Hillary Clinton can say "no" to the pesky pleas for her to run for president in 2012 until she's blue in the face. It won't make any difference. There will be yet another poll that shows she's far more popular than President Obama as the Democratic presidential standard bearer. And that in a head to head race she'd shellac any one of the pack of GOP presidential contenders, and that includes the presumptive frontrunner, Mitt Romney. A Time Magazine poll is the latest to feed the Hillary clamor. A Clinton presidential run won't happen. But the persistent romantic pining away for it is and never has been about putting another Clinton in the White House. It's about the supposed shortcomings, risk, dislike, and betrayal of Obama. The alleged shortcomings have been stated so often that they've become a mantra. He's too weak, vacillating, and conciliatory to the GOP. He broke his campaign pledges for a swift Iraq war withdrawal, caved in to Wall Street, the banks, and major corporations, bungled the economy, and dithered on shutting down Guantanamo, and put Social Security and Medicare on the chopping block. The risk is that he could lose with his approval rating continuing to slip into the danger zone for presidents in their reelection bid.
This is all based on gross negative exaggerations, distortions, and the deliberate downplay of Obama's record and positive accomplishments. It also ignores the recent history of presidential politics. In 1982 polls showed that a majority of voters said that Reagan should not run for re-election because of his supposed political failures. That included high unemployment, double digit inflation, and inexperience in dealing with these problems. His approval numbers at that point were even lower than Obama's. The sentiment against a Reagan rerun was off base. He won a smash reelection victory in 1984. Reagan was hardly the first to hear talk that they were damaged political goods and could not possibly win reelection, Truman and Clinton heard that said about them after popularity plunges, legislative reversals, or midterm party losses. They won reelection.
The dislike of Obama is even easier to pinpoint. It comes to down to a mix of race, unrealistic expectations and fear. The seed of that was planted not by the relentless subtle and not so subtle race tinged assault on Obama by some GOP and Tea Party leaders and followers, but in the Democratic primaries in 2008. Polls showed that a significant percentage of conservative, rural, and blue collar Democrats in Pennsylvania, Ohio, West Virginia, and Kentucky flatly said that they would not vote for Obama, based on color. Clinton subsequently won primary victories in each of these states. The great fear was that the racial divide was not between the GOP and Democrats, but among Democrats and that would derail Obama's drive for the White House. It was a false fear. Obama won Pennsylvania and Ohio in the general election. And he won it with considerable white voter support.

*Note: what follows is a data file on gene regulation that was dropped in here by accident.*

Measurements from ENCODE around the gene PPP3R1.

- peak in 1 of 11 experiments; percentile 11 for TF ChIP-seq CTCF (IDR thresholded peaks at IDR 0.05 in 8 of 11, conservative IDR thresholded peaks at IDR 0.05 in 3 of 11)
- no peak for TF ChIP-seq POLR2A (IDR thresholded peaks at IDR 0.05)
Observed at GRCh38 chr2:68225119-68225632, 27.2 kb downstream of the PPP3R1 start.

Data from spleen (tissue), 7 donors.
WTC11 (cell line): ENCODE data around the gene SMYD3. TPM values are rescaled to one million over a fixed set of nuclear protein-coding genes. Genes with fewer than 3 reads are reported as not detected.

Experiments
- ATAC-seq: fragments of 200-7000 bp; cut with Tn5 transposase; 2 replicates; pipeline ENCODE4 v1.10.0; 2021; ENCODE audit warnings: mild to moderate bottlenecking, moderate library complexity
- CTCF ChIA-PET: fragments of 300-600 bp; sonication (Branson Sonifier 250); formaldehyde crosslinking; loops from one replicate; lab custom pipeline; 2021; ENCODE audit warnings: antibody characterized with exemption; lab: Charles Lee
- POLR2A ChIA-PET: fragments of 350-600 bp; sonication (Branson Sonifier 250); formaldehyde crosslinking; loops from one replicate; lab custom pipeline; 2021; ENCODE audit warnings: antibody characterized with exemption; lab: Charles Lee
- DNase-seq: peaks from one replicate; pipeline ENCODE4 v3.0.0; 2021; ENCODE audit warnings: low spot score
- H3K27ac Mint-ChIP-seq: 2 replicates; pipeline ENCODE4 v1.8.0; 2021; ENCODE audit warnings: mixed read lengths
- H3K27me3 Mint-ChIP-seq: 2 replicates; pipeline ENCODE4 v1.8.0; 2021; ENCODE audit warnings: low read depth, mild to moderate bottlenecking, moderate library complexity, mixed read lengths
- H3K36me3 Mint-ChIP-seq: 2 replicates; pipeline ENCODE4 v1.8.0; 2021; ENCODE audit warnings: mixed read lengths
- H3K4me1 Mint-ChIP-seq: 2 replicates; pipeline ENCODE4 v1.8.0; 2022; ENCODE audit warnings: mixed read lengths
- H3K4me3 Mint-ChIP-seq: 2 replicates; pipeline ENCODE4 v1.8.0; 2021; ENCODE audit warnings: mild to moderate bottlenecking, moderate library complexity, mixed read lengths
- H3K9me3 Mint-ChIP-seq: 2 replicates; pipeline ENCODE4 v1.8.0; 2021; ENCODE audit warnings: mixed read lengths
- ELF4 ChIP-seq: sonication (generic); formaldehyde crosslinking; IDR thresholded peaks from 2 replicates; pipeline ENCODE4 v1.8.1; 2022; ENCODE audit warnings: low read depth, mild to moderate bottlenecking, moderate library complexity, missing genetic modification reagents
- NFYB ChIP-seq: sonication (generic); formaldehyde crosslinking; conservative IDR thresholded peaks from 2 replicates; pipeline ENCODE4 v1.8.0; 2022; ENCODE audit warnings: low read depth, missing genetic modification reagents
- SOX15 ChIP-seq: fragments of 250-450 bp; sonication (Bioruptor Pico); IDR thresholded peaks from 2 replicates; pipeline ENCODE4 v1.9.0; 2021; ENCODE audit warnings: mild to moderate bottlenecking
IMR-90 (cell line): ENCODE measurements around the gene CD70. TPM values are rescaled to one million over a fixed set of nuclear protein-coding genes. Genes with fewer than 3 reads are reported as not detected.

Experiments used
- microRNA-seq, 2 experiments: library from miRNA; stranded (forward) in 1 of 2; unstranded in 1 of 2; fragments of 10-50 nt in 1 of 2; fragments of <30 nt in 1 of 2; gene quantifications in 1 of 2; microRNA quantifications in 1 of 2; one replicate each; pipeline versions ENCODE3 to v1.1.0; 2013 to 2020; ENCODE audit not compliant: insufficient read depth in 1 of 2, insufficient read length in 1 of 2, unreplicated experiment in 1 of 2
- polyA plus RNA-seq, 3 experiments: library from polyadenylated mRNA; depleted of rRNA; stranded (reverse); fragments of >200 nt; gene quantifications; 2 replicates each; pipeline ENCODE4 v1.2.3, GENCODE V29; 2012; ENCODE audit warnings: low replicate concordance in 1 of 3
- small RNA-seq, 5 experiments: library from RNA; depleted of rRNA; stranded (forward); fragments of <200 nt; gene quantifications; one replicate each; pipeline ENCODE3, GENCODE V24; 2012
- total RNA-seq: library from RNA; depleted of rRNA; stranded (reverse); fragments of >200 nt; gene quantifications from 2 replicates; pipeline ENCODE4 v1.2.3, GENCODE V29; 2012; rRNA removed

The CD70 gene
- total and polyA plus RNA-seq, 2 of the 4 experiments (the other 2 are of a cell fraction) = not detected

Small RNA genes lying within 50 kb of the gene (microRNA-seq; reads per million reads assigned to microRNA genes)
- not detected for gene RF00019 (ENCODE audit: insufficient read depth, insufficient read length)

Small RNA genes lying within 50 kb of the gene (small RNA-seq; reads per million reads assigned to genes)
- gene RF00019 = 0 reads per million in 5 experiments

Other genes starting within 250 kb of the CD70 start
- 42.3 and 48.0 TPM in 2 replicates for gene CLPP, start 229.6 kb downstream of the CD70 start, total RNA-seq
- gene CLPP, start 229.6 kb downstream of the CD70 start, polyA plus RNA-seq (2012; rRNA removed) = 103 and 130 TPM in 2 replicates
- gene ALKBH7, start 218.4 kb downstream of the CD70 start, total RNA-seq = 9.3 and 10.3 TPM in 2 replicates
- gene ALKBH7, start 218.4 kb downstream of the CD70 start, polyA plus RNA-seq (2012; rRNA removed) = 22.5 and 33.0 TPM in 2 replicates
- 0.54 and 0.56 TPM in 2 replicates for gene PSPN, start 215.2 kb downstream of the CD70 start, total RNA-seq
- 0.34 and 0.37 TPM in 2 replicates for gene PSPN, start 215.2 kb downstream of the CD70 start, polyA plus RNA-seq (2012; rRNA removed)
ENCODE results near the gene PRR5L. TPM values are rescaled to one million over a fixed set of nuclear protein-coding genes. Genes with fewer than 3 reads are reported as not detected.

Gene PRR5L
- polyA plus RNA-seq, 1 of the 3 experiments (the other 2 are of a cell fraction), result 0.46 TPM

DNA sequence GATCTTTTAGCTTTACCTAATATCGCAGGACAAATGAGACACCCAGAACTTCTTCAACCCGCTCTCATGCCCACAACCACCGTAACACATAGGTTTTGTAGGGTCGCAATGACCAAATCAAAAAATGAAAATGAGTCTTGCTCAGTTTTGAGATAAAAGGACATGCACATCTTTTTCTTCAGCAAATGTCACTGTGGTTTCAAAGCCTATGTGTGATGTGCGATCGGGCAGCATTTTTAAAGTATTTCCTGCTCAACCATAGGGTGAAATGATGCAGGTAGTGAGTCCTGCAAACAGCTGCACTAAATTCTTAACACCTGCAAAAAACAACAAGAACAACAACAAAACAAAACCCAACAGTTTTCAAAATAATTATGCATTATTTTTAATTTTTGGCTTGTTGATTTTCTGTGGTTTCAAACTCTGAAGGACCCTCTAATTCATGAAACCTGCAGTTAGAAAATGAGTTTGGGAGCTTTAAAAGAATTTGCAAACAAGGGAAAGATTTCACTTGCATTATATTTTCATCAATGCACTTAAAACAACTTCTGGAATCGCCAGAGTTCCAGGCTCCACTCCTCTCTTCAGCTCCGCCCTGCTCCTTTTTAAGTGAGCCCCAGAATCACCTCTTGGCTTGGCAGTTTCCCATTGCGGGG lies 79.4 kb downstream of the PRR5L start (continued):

The question for 2012 is whether the racial fears that could have imperiled Obama in 2008, but didn't could imperil his presidential reelection bid this go round. There's no hard and fast answer to that. Race is always a tricky commodity in any election contest between a black and white candidate. But the evidence is clear on one point, the economy trumps all. If voters perceive that the economy is improving, will continue to improve, and that the incumbent has a firm grasp on how to insure that that will be the case, then the odds are always good for his reelection. This will be the case in 2012 as in all other presidential elections.
The shout from some for Hillary to muscle out Obama ignores another hard political reality. The GOP's goal has never been solely to drive Obama from office. The war would have been waged against Hillary or any other Democrat that won the presidency, but especially Hillary with the same down and dirty vehemence that they have waged it against Obama. The GOP war is about regaining power, control, political dominance, protecting its corporate and financial interests, its strict construction definition and enforcement of the laws, and more broadly imposing its philosophical view of how government should be run. The presidency is the grand prize that pulls the political, economic and philosophical threads on how government and power will be exercised together for the GOP.
Hillary experienced that relentless down and dirty lust for power and dominance first hand during her years in the Clinton White House. She was just as much the prime target for the campaign of GOP slander, vilification and lies as Bill. The notion sprang from this that she is more savvy and tougher than Obama and would make much more formidable foe for the GOP as a candidate and as president. That's wishful thinking, and easy to indulge in since she holds no elected office, and has not had to battle with GOP legislators across the negotiating table on any of the major issues that Obama has.
None of this talk about Hillary as the Democratic candidate will go anywhere. Not just because she won't allow it to go anywhere, but because it's just another nasty way to slam Obama.
Earl Ofari Hutchinson is an author and political analyst. He is a weekly co-host of the Al Sharpton Show on American Urban Radio Network. He is the author of How Obama Governed: The Year of Crisis and Challenge. He is an associate editor of New America Media. He is host of the weekly Hutchinson Report Newsmaker Hour on KTYM Radio Los Angeles streamed on ktym.com podcast on blogtalkradio.com and on thehutchinsonreportnews.com
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